Any agilest would do well to familiarize themselves with the concept of the perfect Definition of Done, as described in LeSS. It’s in a way the simplest of lenses, one through which a team’s, a unit’s or an entire organization’s agile maturity can be brought into focus, and the optimum road forward viewed with greater clarity.

Of course broadening one’s view of the Definition of Done associates with how broadly the Product is defined, both initially and over time. But that is topic for another time.

[1] Large-Scale Scrum: More with LeSS (Larman and Bodde, 2016 Addison Wesley)

[2] Ibid

Coaching Rightness

As an Agile Coach, you are anxious to add value.  You have armed yourself with all the indicators of team dysfunction, all the techniques for managing conflict, all the bad behavior patterns to watch for in Agile ceremonies and ways to address them.  But with all this knowledge of what can be wrong with a team and how to fix it, there is one tool, stuffed in the corner of your tool bag, that can get neglected: recognizing what is right.

When you’re a hammer, to you everything looks like a nail.  When you’re an Agile Coach, you of course must find things to coach, right?  Sometimes the most courageous thing a Coach can do is not exposing the deep, unspoken problem that everyone is afraid to voice.  Sometimes the bravest thing you can do is to believe in them, focus on what is right about them, and their own ability to act.

What, after all, are you trying to do for this team?  You are trying to make them self-determined, self-organizing, confident enough in themselves to be decisive, and to trust and collaborate with each other.  You’re trying to increase their rightness.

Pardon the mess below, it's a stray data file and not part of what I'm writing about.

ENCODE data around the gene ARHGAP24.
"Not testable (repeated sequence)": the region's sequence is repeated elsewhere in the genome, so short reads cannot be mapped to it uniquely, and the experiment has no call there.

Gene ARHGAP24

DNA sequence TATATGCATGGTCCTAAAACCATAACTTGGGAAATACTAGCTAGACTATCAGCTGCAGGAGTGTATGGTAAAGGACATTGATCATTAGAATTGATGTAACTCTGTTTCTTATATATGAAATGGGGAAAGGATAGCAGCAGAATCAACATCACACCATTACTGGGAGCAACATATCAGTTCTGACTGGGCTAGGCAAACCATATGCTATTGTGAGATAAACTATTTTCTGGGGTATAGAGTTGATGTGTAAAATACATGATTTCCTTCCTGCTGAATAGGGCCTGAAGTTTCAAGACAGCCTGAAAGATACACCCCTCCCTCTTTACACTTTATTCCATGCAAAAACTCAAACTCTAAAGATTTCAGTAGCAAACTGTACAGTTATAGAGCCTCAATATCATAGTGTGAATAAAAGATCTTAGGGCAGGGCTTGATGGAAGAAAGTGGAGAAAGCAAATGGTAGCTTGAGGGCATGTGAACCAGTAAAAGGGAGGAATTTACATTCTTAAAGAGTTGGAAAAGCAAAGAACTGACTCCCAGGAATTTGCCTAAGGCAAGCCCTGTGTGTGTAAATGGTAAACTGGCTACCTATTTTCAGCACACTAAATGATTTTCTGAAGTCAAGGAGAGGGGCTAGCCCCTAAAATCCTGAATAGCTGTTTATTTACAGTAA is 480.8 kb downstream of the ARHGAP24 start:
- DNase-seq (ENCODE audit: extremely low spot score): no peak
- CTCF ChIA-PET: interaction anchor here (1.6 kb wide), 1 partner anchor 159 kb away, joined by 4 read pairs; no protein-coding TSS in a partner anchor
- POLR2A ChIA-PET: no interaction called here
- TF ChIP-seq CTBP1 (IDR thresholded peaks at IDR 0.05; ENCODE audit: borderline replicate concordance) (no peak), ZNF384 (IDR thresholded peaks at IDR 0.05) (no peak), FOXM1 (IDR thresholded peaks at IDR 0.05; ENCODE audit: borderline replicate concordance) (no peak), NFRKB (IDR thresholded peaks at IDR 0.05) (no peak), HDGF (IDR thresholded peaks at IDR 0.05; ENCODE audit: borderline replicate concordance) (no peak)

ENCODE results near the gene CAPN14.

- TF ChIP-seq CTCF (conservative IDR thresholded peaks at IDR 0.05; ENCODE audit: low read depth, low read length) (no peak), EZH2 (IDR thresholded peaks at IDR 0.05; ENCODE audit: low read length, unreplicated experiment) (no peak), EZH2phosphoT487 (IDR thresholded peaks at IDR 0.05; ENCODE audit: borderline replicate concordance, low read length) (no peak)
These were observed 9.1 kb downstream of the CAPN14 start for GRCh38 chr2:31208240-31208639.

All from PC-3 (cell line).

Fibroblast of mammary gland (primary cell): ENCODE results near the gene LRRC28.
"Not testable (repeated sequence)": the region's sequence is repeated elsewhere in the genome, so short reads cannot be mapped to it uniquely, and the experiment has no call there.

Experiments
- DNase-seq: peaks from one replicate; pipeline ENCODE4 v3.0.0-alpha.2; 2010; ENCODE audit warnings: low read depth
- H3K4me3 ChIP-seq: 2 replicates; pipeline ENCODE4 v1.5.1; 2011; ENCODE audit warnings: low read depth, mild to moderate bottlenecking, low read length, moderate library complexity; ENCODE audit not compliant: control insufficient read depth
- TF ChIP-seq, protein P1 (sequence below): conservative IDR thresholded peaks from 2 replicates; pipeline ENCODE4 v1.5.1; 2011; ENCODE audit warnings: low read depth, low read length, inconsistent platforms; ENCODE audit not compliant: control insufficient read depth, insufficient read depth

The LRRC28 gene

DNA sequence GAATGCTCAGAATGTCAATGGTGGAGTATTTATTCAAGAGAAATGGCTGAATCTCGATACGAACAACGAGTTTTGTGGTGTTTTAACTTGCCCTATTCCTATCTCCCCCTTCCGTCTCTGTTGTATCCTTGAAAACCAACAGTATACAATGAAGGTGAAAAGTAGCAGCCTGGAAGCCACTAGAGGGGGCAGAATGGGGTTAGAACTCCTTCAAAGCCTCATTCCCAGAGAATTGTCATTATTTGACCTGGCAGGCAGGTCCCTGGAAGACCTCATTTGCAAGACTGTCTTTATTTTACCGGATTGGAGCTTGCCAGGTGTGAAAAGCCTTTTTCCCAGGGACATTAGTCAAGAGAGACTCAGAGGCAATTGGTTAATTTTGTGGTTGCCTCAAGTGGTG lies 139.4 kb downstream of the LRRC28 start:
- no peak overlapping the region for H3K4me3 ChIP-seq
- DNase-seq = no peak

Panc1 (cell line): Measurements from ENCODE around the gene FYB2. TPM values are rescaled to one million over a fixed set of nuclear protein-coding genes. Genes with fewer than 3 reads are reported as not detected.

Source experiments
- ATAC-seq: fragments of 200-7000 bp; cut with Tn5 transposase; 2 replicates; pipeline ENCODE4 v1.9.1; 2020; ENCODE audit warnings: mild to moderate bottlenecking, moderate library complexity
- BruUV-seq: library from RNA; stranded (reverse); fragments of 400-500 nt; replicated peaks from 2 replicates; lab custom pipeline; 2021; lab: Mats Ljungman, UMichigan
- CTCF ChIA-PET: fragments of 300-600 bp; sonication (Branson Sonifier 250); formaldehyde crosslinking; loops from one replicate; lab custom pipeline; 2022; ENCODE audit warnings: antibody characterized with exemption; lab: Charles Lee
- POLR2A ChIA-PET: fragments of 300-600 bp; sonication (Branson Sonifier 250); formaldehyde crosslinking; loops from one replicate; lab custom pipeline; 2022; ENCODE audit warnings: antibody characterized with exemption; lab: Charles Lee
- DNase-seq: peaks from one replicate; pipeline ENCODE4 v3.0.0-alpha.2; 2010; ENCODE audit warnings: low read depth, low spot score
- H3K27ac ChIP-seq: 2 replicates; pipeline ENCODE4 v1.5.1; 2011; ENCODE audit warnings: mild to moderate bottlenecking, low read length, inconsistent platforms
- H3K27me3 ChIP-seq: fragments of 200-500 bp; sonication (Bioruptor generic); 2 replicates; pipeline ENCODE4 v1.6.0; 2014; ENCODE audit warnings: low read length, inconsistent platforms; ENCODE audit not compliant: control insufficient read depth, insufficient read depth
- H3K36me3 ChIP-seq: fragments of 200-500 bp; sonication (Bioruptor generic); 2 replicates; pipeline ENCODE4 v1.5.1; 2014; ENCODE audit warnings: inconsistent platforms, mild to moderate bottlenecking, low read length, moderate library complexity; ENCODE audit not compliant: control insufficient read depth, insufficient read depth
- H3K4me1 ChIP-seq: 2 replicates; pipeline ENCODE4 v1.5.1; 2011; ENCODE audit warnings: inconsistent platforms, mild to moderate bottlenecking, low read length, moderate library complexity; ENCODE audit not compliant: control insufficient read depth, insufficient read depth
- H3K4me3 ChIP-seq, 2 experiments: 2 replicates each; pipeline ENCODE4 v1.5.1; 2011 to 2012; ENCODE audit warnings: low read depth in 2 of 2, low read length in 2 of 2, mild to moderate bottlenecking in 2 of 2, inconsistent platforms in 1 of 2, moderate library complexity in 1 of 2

The team’s capacity to address things that are wrong is proportional to how much rightness they have.  In a truly high performing team, wrongnesses don’t stand much of a chance.  They evaporate quickly in the bright light of the team’s smooth operation.  For such a team, looking hard for things wrong would itself be a wrongness, introverting the team away from its forward motion.

It is by making the team more and more right that you accomplish their independence and competence.  When you focus your attention on what is wrong, what needs fixing, you will inevitably find it.  There are an unlimited number of things that you can and will find.  You are the hammer, seeing nails everywhere.

Don’t misinterpret that to mean that a dedication to continuous improvement is a bad thing.  Not at all. A good Coach seeks to improve the team’s ability to continuously improve itself, and their capacity to do so.  That is measured in and enabled. by the team’s pride in quality and confidence that comes with success.

Recognizing and strengthening rightness is more than giving acknowledgements in standup or reviews.  There are number of specific actions you can take to do this.  For example:

  • Having members of the team demo and discuss their contributions to the product at Reviews
  • Taking them to client sites where they see their product in action, helping organizations in major ways
  • Introducing them to clients who tell about the value of the product to them
  • Probing with powerful questions not just in sorting out a situation or relationship needing fixing, but to bring about awareness of achievement when something goes right, that the team member or team just did something that was actually quite remarkable
  • In retrospectives, being just as rigorous about root cause analysis of things that went right as those that went wrong, and logging actions to reinforce them. Maybe nobody quite noticed that when the system was down and they took a hack day, they ended up with their most productive sprint ever.

But the first and foremost thing you can do is look.  Look for the strengths in your team.  And look for what you can believe in about each one of them.  If you can do that, and realize that the real power is theirs, and that you are just there to help them unleash and channel it, you’ll be a great coach.

Business Value – The Holy Grail